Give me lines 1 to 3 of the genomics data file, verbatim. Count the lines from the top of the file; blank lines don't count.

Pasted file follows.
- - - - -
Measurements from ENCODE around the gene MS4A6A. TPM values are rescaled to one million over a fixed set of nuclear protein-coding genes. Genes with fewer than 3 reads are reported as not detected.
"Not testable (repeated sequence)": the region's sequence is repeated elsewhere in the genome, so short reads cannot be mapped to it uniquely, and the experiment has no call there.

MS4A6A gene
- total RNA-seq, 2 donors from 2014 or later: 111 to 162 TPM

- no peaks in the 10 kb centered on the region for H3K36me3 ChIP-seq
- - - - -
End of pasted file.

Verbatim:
Measurements from ENCODE around the gene MS4A6A. TPM values are rescaled to one million over a fixed set of nuclear protein-coding genes. Genes with fewer than 3 reads are reported as not detected.
"Not testable (repeated sequence)": the region's sequence is repeated elsewhere in the genome, so short reads cannot be mapped to it uniquely, and the experiment has no call there.

MS4A6A gene